Children need exercise for healthy bones

Children need exercise for healthy bones



We are searching data for your request:

Forums and discussions:
Manuals and reference books:
Data from registers:
Wait the end of the search in all databases.
Upon completion, a link will appear to access the found materials.

Physical activity promotes bone development
In order to develop healthy and feel good, children need regular exercise. That's not new. But now scientists from the Leibniz Institute for Prevention Research and Epidemiology (BIPS) have found out how much physical activity is necessary for the bones of boys and girls to become strong. The researchers published their results in the "International Journal of Behavioral Nutrition and Physical Activity".

Sport not only promotes coordination and skill
Regular physical activity is particularly important for children, because it strengthens the muscles, stimulates the balance system, trains perception and promotes movement coordination and dexterity. Researchers at the Leibniz Institute for Prevention Research and Epidemiology (BIPS) have now been able to show that exercise has a positive effect on bone development even in childhood - while sedentary behavior has a negative impact.

Researchers measure movement activity of around 4,500 children
According to a message from BIPS, the researchers led by Prof. Wolfgang Ahrens had examined around 4,500 children between the ages of two and ten for their study in order to find out to what extent exercise, sedentary behavior and muscle strength combined affect children's bone health and development. For this purpose, they equipped the young test subjects with a measuring device that recorded the movement activity. In this way, they were able to understand exactly how much time the children were sitting or whether they were physically moving easily, moderately or intensively.

At the same time, the parents were asked to provide information on the sports practiced in a questionnaire and to inform them about how much time the child sits in his free time or is on the move. To determine muscle strength, jump distance and hand strength were also measured. The scientists finally determined the bone strength using an ultrasound measurement on the heel bone.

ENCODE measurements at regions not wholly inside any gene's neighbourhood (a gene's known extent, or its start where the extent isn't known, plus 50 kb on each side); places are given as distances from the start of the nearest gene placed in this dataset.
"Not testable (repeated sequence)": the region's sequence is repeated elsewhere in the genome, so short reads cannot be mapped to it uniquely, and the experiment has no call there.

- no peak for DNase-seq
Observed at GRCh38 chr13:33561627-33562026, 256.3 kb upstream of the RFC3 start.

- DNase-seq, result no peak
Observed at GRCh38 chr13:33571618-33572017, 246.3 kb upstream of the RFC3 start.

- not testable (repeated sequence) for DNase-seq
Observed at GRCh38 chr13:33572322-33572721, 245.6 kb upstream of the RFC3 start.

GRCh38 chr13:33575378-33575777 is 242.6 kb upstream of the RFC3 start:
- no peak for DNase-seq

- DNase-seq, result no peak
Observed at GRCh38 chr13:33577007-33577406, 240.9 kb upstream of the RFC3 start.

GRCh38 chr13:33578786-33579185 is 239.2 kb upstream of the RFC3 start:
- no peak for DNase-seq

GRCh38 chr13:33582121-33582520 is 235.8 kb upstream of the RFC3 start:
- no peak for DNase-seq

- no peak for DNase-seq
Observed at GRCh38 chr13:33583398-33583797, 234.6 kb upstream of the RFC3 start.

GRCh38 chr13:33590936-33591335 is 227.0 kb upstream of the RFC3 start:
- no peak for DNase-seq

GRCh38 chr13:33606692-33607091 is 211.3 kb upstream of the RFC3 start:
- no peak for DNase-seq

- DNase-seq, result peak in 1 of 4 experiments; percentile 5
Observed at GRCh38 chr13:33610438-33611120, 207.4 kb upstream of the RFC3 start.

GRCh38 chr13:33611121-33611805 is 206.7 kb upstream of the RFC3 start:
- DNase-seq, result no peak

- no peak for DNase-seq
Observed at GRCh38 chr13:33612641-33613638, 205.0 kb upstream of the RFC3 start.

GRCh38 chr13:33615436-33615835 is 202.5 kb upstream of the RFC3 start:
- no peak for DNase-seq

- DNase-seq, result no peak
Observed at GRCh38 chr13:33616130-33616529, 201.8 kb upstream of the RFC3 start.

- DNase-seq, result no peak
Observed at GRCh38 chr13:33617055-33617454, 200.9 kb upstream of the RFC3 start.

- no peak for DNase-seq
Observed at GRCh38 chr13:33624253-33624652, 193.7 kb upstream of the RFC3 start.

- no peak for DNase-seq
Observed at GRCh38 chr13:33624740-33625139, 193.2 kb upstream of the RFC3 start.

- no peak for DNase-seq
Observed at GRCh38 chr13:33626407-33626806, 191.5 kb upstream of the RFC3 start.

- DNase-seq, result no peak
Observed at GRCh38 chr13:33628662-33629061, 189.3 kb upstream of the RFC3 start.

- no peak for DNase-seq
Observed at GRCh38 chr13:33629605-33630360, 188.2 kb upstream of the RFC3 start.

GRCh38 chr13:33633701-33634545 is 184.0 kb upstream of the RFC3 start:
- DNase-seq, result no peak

Already ten minutes of intensive exercise have a positive effect
It was shown that just ten minutes of additional moderate to intensive physical activity a day improved bone strength in preschool and elementary school children by up to two percent, the message said. Sitting, however, had a negative effect on bone strength. Above all, weight-bearing sports such as foot or basketball, but also jumping rope or racing games had a positive effect. According to the researchers, this can be attributed to the mechanical loads during these activities, which act directly on the bones and thereby promote their build-up. In contrast, the researchers found a lower bone strength in the children who had only moved little.

Get children excited about sports as early as possible
“The basis for good bone health is laid in childhood and exercise is fundamental. A moderate to intensive as well as weight-bearing physical activity accelerates the bone building processes, strengthens the bone strength and thus lowers the risk of broken bones ”, summarizes Prof. Dr. Wolfgang Ahrens, deputy director at BIPS and co-author of the study. Therefore, according to the first author Dr. Diana Herrmann important, "to get children excited about exercise as early as possible - because in adulthood new bone mass can no longer be built up, only the age-related bone loss can be delayed."
According to the information provided, the investigation was carried out as part of the IDEFICS study (Identification and prevention of Dietary -and lifestyle- induced health Effects in Children and infants). This is the largest European study on the study of obesity in children, involving a total of 23 research institutes and companies from eleven European countries as well as more than 18,000 children aged two to eleven and their parents internationally. The study ran from 2006 to 2012 and was coordinated jointly by the BIPS and the University of Bremen, further investigations would now follow in the EU-funded "I.Family Study". (No)

Author and source information



Video: Strong Bones. Bone Density Myths. How to Strengthen Bones without Calcium